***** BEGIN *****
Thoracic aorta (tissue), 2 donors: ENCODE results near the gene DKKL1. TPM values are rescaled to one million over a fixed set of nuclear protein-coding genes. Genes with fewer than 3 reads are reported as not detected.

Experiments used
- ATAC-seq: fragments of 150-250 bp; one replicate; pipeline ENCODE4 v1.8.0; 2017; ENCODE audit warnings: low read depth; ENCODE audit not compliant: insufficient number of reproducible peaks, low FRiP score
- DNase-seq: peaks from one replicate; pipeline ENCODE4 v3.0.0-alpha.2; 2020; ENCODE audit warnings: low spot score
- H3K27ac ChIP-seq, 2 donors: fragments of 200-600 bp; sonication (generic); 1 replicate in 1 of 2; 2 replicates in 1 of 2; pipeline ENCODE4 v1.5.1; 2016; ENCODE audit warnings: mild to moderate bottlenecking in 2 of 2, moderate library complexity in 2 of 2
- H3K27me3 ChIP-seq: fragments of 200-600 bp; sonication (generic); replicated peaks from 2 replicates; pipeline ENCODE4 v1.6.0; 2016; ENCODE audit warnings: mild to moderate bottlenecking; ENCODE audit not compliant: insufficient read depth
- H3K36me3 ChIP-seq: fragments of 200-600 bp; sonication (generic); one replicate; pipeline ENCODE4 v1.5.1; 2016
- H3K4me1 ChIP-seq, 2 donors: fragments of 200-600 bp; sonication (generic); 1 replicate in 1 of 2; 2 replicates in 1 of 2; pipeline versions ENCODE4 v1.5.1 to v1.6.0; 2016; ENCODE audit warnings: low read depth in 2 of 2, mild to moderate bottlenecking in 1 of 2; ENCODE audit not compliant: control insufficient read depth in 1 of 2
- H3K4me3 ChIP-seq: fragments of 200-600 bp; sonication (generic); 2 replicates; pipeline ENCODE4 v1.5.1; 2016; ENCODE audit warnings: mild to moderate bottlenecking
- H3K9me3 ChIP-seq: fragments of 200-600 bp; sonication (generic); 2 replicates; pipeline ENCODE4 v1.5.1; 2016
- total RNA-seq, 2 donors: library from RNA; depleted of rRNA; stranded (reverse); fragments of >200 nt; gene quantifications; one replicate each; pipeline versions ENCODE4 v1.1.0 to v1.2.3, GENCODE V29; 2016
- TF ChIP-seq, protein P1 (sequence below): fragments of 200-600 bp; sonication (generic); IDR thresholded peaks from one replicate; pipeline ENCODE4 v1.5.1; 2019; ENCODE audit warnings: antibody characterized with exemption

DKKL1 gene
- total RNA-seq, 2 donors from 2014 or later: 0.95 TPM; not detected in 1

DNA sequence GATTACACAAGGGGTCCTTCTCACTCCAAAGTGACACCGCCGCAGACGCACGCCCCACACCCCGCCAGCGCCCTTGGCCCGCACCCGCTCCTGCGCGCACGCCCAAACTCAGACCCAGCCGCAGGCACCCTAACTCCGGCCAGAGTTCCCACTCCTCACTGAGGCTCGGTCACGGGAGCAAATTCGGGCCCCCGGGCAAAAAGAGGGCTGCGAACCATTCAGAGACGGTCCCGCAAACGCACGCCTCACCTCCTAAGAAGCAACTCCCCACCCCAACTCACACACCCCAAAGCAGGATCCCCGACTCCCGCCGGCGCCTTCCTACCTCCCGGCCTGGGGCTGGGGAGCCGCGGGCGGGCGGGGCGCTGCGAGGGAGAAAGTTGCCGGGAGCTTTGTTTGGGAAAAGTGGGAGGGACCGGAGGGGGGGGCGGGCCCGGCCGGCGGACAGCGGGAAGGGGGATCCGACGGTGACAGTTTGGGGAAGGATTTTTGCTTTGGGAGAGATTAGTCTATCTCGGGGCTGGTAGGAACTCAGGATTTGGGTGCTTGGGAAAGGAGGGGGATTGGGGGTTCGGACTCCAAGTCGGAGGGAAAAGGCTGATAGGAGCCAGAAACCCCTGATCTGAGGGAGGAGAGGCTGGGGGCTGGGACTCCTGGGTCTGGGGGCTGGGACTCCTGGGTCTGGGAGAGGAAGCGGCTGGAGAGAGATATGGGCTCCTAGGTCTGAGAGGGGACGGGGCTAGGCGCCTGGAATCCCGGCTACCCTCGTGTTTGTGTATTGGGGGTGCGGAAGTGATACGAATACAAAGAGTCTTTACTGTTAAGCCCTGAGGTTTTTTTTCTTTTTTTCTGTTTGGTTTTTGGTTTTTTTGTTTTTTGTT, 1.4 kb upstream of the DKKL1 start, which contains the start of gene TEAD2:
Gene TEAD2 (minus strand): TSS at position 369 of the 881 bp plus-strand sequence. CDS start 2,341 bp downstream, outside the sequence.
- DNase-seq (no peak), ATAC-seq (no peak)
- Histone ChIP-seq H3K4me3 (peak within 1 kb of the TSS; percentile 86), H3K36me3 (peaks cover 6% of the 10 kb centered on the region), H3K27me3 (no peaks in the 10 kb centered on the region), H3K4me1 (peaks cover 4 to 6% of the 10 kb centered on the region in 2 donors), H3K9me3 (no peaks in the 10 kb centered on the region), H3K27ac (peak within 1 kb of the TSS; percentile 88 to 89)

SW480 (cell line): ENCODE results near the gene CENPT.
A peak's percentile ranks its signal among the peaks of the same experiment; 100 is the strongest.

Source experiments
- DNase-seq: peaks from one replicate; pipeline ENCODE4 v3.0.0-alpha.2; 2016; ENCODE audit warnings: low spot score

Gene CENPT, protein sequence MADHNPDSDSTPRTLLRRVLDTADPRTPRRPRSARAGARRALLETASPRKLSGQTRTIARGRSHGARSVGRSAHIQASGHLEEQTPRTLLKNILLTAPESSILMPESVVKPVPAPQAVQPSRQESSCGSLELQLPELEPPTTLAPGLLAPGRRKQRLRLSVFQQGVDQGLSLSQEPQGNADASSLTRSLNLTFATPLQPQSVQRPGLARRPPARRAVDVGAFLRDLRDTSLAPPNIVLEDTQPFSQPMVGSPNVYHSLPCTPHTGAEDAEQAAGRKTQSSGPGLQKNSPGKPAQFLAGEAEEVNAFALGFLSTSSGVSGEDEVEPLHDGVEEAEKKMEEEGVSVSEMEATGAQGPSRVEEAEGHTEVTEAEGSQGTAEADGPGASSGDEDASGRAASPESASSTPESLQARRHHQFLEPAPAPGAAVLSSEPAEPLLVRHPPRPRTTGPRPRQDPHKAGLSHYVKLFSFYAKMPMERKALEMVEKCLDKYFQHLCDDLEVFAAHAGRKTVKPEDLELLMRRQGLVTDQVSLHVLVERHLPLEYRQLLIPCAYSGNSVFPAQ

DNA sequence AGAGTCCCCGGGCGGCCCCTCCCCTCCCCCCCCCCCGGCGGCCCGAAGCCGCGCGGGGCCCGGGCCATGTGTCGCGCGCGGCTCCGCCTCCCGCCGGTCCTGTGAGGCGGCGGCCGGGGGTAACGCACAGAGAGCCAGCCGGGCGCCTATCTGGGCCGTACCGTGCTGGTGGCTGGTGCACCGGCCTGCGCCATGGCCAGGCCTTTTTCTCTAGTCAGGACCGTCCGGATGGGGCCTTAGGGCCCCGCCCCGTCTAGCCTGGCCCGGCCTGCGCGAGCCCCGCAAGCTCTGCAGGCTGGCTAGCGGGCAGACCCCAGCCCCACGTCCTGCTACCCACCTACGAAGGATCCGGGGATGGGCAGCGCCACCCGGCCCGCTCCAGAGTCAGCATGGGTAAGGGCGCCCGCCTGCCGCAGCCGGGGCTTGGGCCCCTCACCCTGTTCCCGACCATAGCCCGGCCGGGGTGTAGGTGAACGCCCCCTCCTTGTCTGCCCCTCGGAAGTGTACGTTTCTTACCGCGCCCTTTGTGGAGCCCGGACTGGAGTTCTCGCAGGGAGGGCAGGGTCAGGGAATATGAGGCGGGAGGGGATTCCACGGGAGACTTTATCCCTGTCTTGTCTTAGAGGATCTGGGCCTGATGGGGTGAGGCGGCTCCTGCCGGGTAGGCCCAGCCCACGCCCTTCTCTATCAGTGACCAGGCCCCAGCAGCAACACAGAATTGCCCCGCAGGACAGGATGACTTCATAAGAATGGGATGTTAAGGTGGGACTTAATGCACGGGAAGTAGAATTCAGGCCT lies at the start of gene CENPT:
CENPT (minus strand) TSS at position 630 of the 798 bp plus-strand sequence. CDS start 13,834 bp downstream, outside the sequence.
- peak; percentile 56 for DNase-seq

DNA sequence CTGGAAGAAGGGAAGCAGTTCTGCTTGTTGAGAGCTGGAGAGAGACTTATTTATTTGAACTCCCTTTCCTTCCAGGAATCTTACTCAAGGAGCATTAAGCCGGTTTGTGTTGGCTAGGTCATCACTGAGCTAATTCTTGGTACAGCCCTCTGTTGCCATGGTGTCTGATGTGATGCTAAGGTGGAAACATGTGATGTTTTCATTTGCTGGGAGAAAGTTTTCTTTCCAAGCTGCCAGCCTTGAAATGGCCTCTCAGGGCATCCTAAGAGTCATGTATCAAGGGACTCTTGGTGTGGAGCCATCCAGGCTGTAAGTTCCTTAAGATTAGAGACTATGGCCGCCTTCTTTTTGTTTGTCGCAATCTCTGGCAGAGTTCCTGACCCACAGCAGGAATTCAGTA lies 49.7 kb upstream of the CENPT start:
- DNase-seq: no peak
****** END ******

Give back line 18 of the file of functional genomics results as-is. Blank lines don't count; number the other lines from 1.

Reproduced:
- Histone ChIP-seq H3K4me3 (peak within 1 kb of the TSS; percentile 86), H3K36me3 (peaks cover 6% of the 10 kb centered on the region), H3K27me3 (no peaks in the 10 kb centered on the region), H3K4me1 (peaks cover 4 to 6% of the 10 kb centered on the region in 2 donors), H3K9me3 (no peaks in the 10 kb centered on the region), H3K27ac (peak within 1 kb of the TSS; percentile 88 to 89)